But one thing about a horror book’s immersive experience is its unpredictability. Many genres follow the classic literary structure: exposition, rising action, climax, falling action, resolution. In most books, you can guess where the characters will end up, and sometimes even predict how the book is going to end.
Horror tries to stay away from this. After all, if a scary story is predictable, it isn’t scary. So many books in the genre are fully equipped with unexpected plot twists, blindsiding choices, or endings that don’t quite satisfy. When you read a horror book, you never know just what you might get. Will there be a happy ending? You’ll only know if you keep reading.
6. Endlessly entertaining
The horror genre revolves around the unknown. Because of this, horror books contain unexpected twists and turns, well-rounded characters, and a satisfying, hair-raising story arc. If a horror book is well-written, it’ll be one you’ll want to read in full, in one sitting. If you put it down, you’ll likely be thinking about it until you pick it up again, asking yourself “what happens next?”.
That’s the beauty of horror novels. You never know what happens next. But you know the characters, and you’re rooting for them the whole time. You get so connected to them that you feel like you almost are the characters. And that makes for great reading, no matter the genre.
7. The protagonist(s)
Raise your hand if you’ve always secretly wanted to be a monster slayer, or a clairvoyant, or epic adventurer. In horror novels, you can be. You can jump into a story and tag along with characters as they fight evil and slay monsters. Each protagonist is different, but most characters in horror novels are well fleshed out: they have to be in order for a reader to empathize with them. By picking up the book, you find friends–and enemies–within the words.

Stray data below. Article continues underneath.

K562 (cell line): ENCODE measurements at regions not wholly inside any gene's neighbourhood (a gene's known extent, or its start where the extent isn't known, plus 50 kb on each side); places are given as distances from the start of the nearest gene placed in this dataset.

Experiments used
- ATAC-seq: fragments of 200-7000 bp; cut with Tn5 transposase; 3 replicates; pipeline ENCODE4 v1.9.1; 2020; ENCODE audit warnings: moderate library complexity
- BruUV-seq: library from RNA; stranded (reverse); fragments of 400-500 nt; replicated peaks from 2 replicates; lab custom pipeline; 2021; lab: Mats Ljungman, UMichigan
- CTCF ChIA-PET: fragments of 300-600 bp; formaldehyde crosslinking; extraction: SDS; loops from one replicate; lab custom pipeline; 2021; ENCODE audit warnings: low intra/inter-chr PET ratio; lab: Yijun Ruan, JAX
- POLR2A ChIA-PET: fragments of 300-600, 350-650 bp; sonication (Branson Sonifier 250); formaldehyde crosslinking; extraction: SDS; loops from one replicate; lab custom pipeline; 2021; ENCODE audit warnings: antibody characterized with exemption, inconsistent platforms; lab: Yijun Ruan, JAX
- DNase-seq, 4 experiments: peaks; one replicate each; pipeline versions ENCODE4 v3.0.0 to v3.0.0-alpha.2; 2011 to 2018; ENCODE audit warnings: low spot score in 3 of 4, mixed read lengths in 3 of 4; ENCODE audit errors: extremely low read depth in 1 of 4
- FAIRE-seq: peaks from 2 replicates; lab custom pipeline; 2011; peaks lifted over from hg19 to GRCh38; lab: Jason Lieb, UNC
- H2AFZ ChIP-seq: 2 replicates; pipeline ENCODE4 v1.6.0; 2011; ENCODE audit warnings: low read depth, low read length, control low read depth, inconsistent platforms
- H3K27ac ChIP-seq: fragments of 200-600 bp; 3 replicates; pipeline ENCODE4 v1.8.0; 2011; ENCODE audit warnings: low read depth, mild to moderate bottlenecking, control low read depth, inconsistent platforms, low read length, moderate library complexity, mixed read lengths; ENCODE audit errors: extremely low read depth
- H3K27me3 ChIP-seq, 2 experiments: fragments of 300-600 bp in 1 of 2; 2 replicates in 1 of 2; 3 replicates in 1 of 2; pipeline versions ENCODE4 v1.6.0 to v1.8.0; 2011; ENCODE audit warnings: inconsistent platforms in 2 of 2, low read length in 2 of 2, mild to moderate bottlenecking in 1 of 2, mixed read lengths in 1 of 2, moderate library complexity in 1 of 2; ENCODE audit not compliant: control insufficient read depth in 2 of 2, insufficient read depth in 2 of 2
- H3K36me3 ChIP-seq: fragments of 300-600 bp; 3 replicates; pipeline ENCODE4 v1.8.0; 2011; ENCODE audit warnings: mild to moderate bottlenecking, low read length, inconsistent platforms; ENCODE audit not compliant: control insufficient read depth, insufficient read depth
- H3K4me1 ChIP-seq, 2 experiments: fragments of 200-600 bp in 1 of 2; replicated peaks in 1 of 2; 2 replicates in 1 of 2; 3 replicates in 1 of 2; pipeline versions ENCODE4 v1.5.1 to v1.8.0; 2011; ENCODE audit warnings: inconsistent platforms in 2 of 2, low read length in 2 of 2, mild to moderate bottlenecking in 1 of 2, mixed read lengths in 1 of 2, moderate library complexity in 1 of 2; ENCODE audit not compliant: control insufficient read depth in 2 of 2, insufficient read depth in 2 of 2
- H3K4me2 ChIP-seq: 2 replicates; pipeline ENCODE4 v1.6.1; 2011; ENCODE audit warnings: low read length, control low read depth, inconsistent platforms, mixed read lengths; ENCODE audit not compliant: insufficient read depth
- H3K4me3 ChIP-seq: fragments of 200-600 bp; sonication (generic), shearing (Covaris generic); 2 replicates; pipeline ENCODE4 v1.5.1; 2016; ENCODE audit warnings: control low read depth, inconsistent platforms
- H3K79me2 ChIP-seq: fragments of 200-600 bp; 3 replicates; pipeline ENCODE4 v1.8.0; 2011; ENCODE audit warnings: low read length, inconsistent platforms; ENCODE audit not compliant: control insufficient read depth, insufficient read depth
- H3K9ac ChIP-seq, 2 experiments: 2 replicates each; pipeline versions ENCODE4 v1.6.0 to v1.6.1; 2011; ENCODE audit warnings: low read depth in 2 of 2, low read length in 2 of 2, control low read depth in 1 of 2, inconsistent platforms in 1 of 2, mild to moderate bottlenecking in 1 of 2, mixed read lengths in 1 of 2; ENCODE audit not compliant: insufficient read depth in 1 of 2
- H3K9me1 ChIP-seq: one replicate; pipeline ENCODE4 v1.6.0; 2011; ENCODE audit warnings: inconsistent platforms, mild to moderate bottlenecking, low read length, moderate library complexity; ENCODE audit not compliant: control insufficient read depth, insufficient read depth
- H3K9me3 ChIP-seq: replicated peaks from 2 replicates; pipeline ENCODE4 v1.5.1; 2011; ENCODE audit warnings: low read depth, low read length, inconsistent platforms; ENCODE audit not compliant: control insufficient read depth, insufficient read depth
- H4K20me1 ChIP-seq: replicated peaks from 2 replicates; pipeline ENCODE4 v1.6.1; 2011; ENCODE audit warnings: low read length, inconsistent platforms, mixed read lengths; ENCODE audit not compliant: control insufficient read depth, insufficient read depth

Sometimes, we see bits of ourselves in characters. The “classics” in literature do this well: they capture something of human nature in their characters. Protagonists in the horror genre almost need to do this: readers need to recognize part of themselves in the characters they’re reading.
8. More than one narrative
Let’s face it: most books fall into more than one genre. A fantasy book, for example, can be characterized in different ways by different people: one might think it’s a thriller, another simply an adventure tale. The beauty of horror lies in the complicated network of sub-genres within the “horror” label.
If you want to read a horror book, but don’t want graphic depictions of gore, you’ll find plenty of books in the genre that fit the bill. From psychological thrillers to fantastical tales, the horror genre has much more to offer than monsters and murder. Each sub-genre is vastly different from the other: unlike some genres (looking at you, romance) one book is not exactly like another. They do not follow the same sequence, contain the same tropes, or even cause the same hair-raising response from readers.
Pick up two horror books from the same shelf, and you’ll notice that they’re different. One might be a true horror novel, with monsters, blood and gore. The other might be a murder mystery, or a fantastical thriller. Both are categorized in the horror genre, but are vastly different, even down to their basic premise.
Many horror novels are actually collections of shorter stories carrying the same theme. This does a number of things, both for the author and the reader. Many times, authors have a host of story ideas in their head, and the novel they publish is the most fleshed-out narrative. Many novels work like this, and are incredibly complex.
But horror, as previously stated, is not easily put in a box. Plenty of horror novels contain three or more different stories that fit the same theme. This method of writing, though somewhat unorthodox, provides a refreshing reading experience and shows the multiplicity of the genre. Any story of fear or superstition can be told in many different ways, and experienced again and again in small, less terrifying doses.
Horror isn’t for everyone. But maybe it should be. It’s not just about serial killers, or the supernatural. The genre encapsulates many subjects and sub-genres, offering a wide range of stories fit for any reader. Even if it scares you, reading horor can teach you about the fundamental framework of the harsh, cold world. It provides thrills without any risk, and can maybe even help you confront the monsters in your own closet.